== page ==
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GVLT celebrates 120th land easement

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PHOTO COURTESY OF GALLATIN VALLEY LAND TRUST

EBS STAFF

BIG SKY – Gallatin Valley land Trust completed its 120th conservation easement last week. Property owners and longtime locals Harald and Peggy Ring placed their property by Beaver Creek, located about three miles south of Big Sky, into the conservation easement after stewarding it for the past 30 years.

GVLT conservation easements are a voluntary, legal agreement between a landowner and GVLT that permanently limits use of the land in order to protect its conservation values from future development.

“The land serves as both year-round and seasonal habitat for native plants, fish, and wildlife, including elk, grizzly bear, gray wolf, mule deer, moose, mountain lion, sandhill crane, and grouse,” according to a Nov. 17 GVLT statement. The 200-acre property will help protect the wildlife, wide-open spaces of the landscape, and Beaver Creek serving as an important cold-water input of the Gallatin River.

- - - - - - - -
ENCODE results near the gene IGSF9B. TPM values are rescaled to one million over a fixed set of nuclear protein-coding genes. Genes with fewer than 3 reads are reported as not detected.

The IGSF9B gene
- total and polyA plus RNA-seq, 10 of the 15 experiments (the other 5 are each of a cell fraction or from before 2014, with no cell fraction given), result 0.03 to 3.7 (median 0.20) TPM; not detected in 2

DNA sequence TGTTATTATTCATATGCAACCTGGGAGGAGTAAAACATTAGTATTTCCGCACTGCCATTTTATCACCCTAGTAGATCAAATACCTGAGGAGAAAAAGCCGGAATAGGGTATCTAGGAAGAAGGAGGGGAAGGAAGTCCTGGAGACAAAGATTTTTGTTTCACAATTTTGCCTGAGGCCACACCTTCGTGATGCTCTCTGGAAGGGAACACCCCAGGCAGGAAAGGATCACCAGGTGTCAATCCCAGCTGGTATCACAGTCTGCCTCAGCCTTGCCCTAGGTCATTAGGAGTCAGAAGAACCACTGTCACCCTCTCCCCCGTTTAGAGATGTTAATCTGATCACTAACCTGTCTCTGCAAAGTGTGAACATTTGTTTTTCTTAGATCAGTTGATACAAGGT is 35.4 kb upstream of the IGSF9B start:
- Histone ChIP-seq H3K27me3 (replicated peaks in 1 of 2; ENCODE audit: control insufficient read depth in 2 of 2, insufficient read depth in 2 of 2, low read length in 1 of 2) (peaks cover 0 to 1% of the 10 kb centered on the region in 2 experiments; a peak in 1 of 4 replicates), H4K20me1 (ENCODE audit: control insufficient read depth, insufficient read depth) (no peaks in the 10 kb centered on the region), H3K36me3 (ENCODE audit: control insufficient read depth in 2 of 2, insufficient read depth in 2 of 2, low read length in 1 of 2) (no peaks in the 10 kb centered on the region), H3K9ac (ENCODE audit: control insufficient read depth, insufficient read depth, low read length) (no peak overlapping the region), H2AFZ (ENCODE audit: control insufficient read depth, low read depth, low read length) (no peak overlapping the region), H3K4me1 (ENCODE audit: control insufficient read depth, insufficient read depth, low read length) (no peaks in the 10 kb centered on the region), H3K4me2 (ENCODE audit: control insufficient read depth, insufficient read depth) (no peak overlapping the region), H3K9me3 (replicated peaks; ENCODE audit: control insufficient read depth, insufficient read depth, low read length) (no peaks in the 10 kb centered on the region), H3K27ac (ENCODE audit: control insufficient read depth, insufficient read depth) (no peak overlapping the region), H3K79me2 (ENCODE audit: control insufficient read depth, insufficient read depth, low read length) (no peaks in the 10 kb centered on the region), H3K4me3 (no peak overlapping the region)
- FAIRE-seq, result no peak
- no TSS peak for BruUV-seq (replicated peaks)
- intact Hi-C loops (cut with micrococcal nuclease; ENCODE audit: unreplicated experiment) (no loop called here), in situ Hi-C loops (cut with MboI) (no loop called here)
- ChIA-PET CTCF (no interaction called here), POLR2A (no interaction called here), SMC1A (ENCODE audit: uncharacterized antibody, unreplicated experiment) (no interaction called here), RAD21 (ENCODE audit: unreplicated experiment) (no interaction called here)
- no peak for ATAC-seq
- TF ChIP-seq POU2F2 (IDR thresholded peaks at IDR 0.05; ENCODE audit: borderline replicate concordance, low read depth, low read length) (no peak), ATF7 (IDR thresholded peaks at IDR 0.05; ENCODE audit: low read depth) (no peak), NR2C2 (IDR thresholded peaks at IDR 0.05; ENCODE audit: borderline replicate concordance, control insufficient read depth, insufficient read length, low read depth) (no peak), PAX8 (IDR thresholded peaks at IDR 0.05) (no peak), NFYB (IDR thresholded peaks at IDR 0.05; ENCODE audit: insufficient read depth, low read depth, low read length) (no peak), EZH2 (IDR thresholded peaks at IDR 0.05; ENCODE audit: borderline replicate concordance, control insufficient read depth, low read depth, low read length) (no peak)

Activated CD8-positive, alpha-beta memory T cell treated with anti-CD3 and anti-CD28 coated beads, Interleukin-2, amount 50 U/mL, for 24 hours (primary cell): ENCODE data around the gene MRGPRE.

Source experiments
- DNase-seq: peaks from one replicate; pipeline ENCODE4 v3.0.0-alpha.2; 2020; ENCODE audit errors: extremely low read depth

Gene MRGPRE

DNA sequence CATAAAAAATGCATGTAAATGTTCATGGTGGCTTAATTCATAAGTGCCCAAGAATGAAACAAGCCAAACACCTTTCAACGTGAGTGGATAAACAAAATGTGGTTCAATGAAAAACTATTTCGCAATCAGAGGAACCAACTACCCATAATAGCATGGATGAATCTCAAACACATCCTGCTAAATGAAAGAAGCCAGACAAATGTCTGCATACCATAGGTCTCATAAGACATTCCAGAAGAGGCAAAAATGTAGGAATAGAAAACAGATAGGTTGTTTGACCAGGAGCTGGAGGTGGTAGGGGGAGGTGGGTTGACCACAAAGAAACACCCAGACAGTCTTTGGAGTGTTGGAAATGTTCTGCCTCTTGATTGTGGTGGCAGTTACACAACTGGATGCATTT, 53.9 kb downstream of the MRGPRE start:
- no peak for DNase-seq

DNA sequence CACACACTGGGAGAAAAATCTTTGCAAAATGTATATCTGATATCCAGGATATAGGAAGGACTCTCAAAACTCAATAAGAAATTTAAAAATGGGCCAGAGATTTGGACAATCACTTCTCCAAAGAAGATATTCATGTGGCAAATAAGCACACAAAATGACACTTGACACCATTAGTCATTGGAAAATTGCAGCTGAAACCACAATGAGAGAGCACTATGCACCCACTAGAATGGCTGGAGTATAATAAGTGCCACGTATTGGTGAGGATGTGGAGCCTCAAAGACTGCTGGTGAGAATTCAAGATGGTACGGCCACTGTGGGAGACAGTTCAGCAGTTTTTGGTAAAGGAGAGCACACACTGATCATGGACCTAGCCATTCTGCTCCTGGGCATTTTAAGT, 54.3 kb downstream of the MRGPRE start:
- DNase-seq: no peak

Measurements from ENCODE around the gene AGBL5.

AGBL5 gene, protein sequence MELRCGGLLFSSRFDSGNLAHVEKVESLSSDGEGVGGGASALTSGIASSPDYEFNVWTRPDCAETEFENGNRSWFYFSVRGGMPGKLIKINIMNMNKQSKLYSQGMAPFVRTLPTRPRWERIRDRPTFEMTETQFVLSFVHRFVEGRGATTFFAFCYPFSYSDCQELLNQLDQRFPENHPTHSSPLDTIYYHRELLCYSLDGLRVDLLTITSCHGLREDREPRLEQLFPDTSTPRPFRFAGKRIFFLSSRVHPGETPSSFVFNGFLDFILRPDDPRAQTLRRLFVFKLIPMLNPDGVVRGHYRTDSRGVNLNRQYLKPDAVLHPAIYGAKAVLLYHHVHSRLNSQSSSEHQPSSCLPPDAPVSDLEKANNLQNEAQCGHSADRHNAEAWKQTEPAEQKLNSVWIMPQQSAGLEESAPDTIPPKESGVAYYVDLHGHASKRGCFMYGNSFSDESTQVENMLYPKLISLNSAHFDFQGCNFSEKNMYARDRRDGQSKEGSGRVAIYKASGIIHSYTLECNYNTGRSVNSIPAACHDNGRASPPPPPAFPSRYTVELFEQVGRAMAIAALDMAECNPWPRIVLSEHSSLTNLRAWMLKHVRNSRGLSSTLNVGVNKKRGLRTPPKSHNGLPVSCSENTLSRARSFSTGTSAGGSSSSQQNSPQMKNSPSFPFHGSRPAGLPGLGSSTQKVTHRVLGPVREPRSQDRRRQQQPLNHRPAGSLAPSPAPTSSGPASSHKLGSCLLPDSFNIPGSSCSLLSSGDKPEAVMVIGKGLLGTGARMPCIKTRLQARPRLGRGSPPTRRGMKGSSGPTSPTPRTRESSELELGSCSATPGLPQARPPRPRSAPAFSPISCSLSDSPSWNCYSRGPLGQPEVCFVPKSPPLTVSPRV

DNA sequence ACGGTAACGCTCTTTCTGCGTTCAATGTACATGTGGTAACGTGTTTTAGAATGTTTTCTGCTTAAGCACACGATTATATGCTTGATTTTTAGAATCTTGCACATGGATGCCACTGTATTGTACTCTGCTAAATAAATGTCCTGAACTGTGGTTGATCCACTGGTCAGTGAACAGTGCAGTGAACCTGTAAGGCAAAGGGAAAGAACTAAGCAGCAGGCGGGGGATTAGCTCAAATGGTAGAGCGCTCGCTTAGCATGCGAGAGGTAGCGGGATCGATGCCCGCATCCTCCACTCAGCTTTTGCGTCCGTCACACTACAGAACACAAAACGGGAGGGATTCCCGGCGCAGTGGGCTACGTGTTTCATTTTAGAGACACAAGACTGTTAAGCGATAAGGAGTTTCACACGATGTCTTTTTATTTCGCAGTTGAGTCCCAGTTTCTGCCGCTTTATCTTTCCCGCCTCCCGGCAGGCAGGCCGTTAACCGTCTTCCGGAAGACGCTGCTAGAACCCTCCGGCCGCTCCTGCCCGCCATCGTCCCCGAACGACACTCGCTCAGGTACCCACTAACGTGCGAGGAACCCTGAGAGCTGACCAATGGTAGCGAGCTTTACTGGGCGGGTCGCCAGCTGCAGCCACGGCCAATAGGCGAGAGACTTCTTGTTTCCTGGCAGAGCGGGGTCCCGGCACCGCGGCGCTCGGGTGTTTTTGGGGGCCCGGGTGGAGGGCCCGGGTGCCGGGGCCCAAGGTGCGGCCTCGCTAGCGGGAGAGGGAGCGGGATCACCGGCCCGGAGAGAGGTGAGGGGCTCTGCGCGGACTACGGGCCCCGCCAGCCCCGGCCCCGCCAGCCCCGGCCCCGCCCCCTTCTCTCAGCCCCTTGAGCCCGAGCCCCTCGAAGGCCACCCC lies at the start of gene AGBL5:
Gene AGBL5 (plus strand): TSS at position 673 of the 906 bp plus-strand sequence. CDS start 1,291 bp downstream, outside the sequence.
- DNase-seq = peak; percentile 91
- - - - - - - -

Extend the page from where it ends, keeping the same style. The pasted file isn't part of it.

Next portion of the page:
“By limiting future residential or commercial development of this parcel through the establishment of a conservation easement, this landscape will be protected on behalf of the greater community, thus promoting the perpetuation of the scenic rural feel of Gallatin County,” GVLT write in the statement.

The Rings settled into Big Sky in the early 1970s just before the official opening of Big Sky Resort. Harry opened and co-owned Lone Mountain Sports while Peggy owned design and home-accessory stores in both the Meadow and Mountain villages. Peggy was one of the first people to ever ski the Big Couloir with her poodle trailing behind, according to the statement.

The 200 acres will contribute to the total 51,148 acres GVLT has placed in their conservation easements as they continue to work to protect the scenic space we live in.

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